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Achieving Chastity in a Pornographic World

By Rev. Thomas G. Morrow, S.T.D.

Achieving Chastity in a Pornographic World

Introduction: The Problem

With the advent of the internet, and its huge number of pornographic web sites, the pastoral problem of sexual struggles and addiction has skyrocketed. The advance of cable TV has not helped matters. Many have developed addictions of varying intensity to pornography and other sexual activities such as masturbation, fornication, adultery and homosexual acts.

People get into these things for various reasons: boredom, isolation, pleasure-seeking, or hurt. In many cases the sexual activity acts as a temporary alleviation from the pain one is experiencing, but sometimes it is just a seeking of pleasure. Sexual addictions are much like drug or other substance addiction, insofar as they provide a temporary high as a relief from sadness or boredom, but exact a price for the addict. In physical addictions the price is, most visibly, physical, in sexual, the price is often psychological (and sometimes physical as well).

Sexual addiction comes in many forms, and in varying degrees. It ranges from the religious young man (or woman) trying to overcome masturbation, to a high-ranking religious leader being exposed as an exhibitionist, to the CEO of a large manufacturing company being caught leading a child pornography ring.1 Whatever the degree, sexual addiction or even problems of sexual insobriety are a big challenge to the person of faith.

I have found, in helping scores of people over the past fifteen years try to overcome bad sexual habits, that the majority are not hard-core “sex addicts” as the CEO or the religious leader mentioned above. Most are simply people who have gotten into immoral sex and find it difficult to break free from the habit. Some have underlying psychological problems, such as a father wound, or unresolved anger, or a gender identity deficit. Others have been the victims of sexual abuse. For all those cases, it seems that counseling with a good, Christian therapist would be called for, and in some cases participation in a Sexaholics Anonymous group as well (which we will discuss later). Also, for the more compulsive sex addict, therapy might be necessary as well. This book is not aimed at taking the place of such therapy.

It is primarily aimed at the vast majority of men and women who struggle with a sex habit such as the use of pornography, or daily masturbation or frequent fornication or other acting out. The issue addressed herein is how to use prayer and various methods from Moral Theology to overcome such habits. It’s about the sex habit, not the more complex issues that may underlie the habit. Indeed, I believe some therapists, and ministers as well could benefit from some of the ideas in this book, as part of their particular approach, tailored to the individual they are counseling.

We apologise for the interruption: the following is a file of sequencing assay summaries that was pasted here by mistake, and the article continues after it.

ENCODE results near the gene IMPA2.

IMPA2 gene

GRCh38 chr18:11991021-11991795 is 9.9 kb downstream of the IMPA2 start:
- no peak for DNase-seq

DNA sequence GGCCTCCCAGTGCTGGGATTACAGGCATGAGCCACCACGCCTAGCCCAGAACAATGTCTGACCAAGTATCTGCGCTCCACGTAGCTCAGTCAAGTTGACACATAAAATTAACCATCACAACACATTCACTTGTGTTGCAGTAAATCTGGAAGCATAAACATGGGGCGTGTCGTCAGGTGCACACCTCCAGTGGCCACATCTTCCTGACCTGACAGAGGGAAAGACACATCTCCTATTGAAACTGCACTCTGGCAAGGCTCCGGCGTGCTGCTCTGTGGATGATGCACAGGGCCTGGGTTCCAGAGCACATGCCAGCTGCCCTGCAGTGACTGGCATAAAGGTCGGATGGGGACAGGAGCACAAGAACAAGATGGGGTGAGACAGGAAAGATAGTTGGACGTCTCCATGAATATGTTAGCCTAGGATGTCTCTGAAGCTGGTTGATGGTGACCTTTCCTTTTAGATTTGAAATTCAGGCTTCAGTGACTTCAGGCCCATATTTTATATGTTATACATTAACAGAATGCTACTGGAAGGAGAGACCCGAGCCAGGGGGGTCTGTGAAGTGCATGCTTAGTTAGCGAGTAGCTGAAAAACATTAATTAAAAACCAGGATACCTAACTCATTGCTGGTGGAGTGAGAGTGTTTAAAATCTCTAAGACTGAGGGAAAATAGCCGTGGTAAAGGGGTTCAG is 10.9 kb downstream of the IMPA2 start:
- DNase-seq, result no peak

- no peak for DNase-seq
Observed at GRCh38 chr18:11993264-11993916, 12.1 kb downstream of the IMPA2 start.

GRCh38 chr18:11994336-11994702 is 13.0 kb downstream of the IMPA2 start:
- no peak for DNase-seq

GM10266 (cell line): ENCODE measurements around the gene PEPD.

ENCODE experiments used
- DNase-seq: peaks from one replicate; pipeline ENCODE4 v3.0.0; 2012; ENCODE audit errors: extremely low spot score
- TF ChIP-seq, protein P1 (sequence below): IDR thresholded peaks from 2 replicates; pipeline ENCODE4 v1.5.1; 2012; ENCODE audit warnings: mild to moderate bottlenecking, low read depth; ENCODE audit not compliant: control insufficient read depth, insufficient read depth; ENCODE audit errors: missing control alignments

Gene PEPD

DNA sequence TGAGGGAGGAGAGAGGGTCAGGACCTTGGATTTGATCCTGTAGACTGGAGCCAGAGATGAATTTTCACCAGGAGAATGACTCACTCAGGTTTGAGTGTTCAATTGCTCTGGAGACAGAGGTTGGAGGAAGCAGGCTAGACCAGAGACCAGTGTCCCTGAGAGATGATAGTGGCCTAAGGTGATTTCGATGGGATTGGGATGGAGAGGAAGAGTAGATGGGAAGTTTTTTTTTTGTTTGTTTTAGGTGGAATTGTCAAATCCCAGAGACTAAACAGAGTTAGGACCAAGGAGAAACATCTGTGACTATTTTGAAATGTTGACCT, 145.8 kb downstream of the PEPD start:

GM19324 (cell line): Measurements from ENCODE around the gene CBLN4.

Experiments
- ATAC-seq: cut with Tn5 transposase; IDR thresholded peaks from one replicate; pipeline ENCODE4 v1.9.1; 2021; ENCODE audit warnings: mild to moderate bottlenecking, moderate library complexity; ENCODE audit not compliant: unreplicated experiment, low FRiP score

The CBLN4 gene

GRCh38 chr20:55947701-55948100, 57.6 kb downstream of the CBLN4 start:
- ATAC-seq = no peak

Ultimately, the question at hand is, how can we help people overcome such excesses? What steps can those involved take to free themselves from the “sex drug”? The answer lies not just in exercising a rigid self-control, but in trying to harmonize moral behavior with human nature, in trying to change one’s behavior in a way that is adapted to the psyche, and what fulfills it. By accommodating both the truth about human sexuality and the nature of the human soul, and an overall healthy lifestyle, a person can find inner peace in living the Gospel, a peace that is lasting and joy-filled.

Chapter 1: Training The Sexual Appetite

Some time ago I was giving spiritual direction to a young man who struggled with unchaste thoughts and desires. He was praying a good deal each day, and attending daily Mass. He had a reasonably balanced life, with some sports activities each week, and was happy in his job. Nonetheless, in this one area, he felt quite inadequate.

So, I explained to him the need to convert, rather than suppress his appetite, as recommended by Aristotle, St. Thomas Aquinas and Pope John Paul II (certainly a credible trio!). He was to present to his mind, repeatedly, the values he would gain by living chastely, things like "treating others as persons, not objects," "living by reason, not by his urges," and "upholding the sacredness of sex." I had him make a list of these reasons, and encouraged him to read the list several times a day. He began to do this, and within a year, he told me he was over the struggle. He was able to live chastely without having to battle his sexual appetite. It had finally been trained, and was not trying to move him in the direction of impure thoughts or acts. He had found chastity.